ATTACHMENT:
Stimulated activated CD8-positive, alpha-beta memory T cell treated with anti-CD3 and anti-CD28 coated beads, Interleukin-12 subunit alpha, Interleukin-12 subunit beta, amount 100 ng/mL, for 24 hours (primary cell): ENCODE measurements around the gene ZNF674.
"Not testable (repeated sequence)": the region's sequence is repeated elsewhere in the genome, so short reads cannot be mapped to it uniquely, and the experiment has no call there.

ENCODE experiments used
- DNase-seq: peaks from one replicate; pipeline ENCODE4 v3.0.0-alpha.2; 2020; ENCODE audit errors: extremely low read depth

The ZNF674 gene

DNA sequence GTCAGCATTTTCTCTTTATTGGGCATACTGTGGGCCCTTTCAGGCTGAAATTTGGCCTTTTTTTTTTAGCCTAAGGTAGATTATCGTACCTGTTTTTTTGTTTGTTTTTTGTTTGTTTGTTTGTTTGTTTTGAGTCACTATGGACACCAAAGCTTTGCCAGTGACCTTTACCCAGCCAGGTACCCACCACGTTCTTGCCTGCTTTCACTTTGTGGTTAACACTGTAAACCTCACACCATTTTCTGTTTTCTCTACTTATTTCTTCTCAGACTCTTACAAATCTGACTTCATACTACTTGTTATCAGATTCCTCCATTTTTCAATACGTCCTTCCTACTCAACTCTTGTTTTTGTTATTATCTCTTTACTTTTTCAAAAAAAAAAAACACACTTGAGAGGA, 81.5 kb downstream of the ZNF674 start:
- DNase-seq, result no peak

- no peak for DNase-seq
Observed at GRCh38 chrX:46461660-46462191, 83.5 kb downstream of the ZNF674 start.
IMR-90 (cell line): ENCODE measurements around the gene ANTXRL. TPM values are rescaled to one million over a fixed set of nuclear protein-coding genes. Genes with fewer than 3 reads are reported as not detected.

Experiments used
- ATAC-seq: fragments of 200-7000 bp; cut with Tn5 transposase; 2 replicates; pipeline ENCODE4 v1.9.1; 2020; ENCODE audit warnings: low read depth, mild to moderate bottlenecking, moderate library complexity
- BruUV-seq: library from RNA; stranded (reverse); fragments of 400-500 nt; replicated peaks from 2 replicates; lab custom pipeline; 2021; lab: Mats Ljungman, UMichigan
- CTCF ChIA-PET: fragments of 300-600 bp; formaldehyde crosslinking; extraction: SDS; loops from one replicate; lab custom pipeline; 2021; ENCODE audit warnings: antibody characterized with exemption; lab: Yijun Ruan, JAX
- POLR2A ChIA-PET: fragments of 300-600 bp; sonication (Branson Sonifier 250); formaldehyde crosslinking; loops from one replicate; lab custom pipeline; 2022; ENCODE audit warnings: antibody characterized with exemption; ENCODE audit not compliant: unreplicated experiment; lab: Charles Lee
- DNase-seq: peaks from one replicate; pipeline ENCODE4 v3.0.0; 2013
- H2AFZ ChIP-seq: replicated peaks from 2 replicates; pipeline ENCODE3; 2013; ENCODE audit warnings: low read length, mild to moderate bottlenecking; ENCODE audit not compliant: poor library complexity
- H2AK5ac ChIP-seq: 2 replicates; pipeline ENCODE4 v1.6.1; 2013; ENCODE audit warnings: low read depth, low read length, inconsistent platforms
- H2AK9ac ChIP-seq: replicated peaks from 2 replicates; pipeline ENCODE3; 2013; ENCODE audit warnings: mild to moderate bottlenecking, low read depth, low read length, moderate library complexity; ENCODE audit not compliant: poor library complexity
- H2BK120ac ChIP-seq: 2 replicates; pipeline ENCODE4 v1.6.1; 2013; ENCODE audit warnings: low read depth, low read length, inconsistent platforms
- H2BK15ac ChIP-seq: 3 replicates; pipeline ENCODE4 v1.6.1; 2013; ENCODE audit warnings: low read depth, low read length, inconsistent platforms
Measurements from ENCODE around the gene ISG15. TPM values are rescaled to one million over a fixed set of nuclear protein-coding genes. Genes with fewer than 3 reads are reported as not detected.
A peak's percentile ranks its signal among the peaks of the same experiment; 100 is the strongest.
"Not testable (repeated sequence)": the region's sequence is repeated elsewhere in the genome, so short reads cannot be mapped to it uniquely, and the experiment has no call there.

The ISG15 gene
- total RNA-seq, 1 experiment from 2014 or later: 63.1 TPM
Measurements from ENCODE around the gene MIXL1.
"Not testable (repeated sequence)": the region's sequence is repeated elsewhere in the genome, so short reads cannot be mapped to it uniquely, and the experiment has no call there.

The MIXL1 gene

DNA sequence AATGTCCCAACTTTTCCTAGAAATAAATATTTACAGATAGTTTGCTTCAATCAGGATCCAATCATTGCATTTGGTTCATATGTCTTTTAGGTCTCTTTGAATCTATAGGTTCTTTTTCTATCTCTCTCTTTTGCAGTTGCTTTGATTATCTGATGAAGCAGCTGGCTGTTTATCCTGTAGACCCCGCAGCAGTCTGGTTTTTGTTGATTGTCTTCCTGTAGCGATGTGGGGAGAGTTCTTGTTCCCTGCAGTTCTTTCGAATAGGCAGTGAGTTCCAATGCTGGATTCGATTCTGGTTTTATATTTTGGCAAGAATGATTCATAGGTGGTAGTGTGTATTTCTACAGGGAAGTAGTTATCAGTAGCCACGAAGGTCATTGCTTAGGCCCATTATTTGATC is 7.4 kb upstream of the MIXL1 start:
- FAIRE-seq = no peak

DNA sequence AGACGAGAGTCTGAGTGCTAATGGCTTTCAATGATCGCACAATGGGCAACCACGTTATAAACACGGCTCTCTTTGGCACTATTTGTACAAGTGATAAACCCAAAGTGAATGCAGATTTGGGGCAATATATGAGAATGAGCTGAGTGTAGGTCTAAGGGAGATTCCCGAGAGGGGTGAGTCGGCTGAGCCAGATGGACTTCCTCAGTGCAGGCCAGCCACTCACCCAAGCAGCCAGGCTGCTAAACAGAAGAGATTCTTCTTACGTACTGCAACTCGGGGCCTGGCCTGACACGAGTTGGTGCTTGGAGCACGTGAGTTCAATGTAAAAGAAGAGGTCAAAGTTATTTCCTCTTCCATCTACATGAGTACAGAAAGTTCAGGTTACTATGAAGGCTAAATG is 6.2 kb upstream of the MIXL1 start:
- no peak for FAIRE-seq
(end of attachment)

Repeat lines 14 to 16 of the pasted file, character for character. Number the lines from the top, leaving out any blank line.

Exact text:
- CTCF ChIA-PET: fragments of 300-600 bp; formaldehyde crosslinking; extraction: SDS; loops from one replicate; lab custom pipeline; 2021; ENCODE audit warnings: antibody characterized with exemption; lab: Yijun Ruan, JAX
- POLR2A ChIA-PET: fragments of 300-600 bp; sonication (Branson Sonifier 250); formaldehyde crosslinking; loops from one replicate; lab custom pipeline; 2022; ENCODE audit warnings: antibody characterized with exemption; ENCODE audit not compliant: unreplicated experiment; lab: Charles Lee
- DNase-seq: peaks from one replicate; pipeline ENCODE4 v3.0.0; 2013